May 30, 2017
If you are one of the 29 million people in the United States living with diabetes, your dentist in Columbia wants you to know that you are at a higher risk of developing gum disease if the disease isn’t treated. Knowing about how diabetes affects your oral health can encourage you to stay on top of the regular preventive care that will keep your smile healthy and clean — keep reading to learn about the close link between your oral health and your blood sugar.
Diabetes and Your Mouth: An Overview
Diabetes affects the way your body processes sugar with insulin, which carries sugar to the cells that need it for energy. Type I diabetics do not make enough insulin, and Type II diabetics do not respond to insulin. Diabetes causes high blood sugar and can impact the eyes, nerves, kidneys, and other organs.
When it is not treated, diabetes can have a significant effect on your mouth, especially. Some of the things that can happen to your oral health as a result of untreated diabetes include:
- Dry mouth due to reduced saliva production
- Increased risk of cavities due to dry mouth
- Inflamed gums
- Difficulty tasting food
- Slow healing of wounds
How Diabetes and Gum Disease Are Connected
Nearly 22% of people with diabetes also have gum disease. Why is that number so high? It’s because the immune systems of diabetics are weaker and less able to ward off infection or heal after one develops. Since there is already a host of bacteria living in the mouth, your body is unable to prevent it from making a home in the gums and causing gum disease.
The symptoms of gum disease include:
- Bleeding, tender gums
- Persistent bad breath
- Gum recession
- Shifting teeth
- Eventual tooth loss
Fighting Diabetes With Regular Dental Care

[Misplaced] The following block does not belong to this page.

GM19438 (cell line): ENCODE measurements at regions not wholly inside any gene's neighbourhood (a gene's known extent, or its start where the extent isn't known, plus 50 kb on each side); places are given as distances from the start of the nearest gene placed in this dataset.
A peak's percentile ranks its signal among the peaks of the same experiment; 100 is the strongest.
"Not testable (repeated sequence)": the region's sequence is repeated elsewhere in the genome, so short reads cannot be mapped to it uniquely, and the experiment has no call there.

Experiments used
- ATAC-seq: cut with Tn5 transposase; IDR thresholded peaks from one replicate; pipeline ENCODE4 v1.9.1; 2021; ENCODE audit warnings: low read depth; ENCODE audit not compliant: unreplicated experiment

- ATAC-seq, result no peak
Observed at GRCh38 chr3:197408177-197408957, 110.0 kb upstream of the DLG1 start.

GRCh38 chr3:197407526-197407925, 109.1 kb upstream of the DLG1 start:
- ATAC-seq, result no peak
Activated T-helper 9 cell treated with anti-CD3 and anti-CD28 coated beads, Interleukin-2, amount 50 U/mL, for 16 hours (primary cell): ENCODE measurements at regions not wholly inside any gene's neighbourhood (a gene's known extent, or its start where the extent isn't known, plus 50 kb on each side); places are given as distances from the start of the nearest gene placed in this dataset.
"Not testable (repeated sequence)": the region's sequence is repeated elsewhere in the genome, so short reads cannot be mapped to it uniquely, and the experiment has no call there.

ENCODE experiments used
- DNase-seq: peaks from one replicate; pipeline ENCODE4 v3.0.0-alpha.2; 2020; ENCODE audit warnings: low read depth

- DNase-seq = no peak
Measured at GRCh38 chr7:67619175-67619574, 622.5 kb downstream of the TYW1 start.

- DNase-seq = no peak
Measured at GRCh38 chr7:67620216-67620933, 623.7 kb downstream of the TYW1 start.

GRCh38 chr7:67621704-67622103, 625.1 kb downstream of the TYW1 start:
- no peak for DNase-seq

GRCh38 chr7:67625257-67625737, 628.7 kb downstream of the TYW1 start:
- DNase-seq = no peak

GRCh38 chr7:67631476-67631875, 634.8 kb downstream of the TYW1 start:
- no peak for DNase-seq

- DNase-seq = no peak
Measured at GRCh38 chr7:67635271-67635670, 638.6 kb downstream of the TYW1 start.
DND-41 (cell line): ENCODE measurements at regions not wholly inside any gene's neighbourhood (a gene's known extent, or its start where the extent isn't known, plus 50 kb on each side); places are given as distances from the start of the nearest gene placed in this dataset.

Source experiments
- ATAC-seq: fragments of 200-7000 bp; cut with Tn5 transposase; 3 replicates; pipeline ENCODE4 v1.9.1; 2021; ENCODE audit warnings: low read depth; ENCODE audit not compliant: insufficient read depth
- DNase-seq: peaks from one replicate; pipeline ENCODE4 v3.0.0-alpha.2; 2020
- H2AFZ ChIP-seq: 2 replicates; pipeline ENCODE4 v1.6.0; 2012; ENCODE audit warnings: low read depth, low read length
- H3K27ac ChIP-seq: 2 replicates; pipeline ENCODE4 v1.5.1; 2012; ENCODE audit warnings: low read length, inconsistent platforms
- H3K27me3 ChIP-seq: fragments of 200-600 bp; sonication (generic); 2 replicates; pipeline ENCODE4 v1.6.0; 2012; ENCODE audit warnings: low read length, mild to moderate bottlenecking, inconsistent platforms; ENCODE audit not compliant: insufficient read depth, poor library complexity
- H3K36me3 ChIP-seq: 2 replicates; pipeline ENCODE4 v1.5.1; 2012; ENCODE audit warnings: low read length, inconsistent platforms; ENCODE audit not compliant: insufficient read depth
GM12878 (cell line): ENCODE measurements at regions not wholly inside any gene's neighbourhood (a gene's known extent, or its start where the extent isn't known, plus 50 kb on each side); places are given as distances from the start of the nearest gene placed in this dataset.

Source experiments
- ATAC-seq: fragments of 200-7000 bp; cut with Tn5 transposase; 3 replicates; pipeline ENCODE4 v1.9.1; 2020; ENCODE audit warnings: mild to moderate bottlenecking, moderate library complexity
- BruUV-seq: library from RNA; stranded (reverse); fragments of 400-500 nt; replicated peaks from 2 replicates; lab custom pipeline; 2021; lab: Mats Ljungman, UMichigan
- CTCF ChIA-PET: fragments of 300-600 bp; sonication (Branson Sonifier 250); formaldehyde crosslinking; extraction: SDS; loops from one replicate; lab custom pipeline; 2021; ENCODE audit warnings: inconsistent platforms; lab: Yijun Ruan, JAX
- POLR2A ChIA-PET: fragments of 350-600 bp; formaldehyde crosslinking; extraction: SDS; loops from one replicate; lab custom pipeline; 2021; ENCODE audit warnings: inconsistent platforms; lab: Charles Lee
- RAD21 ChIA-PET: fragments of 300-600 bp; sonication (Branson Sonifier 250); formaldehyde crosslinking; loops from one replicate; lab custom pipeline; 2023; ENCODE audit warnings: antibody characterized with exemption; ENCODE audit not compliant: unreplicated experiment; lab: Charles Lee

Fortunately, studies show that treating gum disease can help to control blood glucose levels, and vice versa. That means for diabetics, seeking effective gum disease therapy as soon as infection develops is especially important. People with diabetes should schedule an two checkups and cleanings annually. Some patients may benefit from even more frequent appointments — follow your dentist’s recommendation.
If you have diabetes, here are some things to keep in mind to protect your oral health and help control your blood glucose levels, too.
- Maintain a balanced, nutritious diet.
- Take all of your medications as directed.
- Stay away from tobacco.
- Clean your denture regularly, if you have one.
- Brush twice daily (at least).
- Floss daily.
- Visit your dentist for a checkup and cleaning every six months!
Let’s Prevent Gum Disease in Columbia!
Maintaining good oral hygiene is important for everyone — and staying on top of your regular appointments at Goodman Family Dentistry will help you enjoy a healthier smile and body for a long time to come. We are the dentist you are looking for when you search “dentist near me,” so go ahead — request an appointment today!
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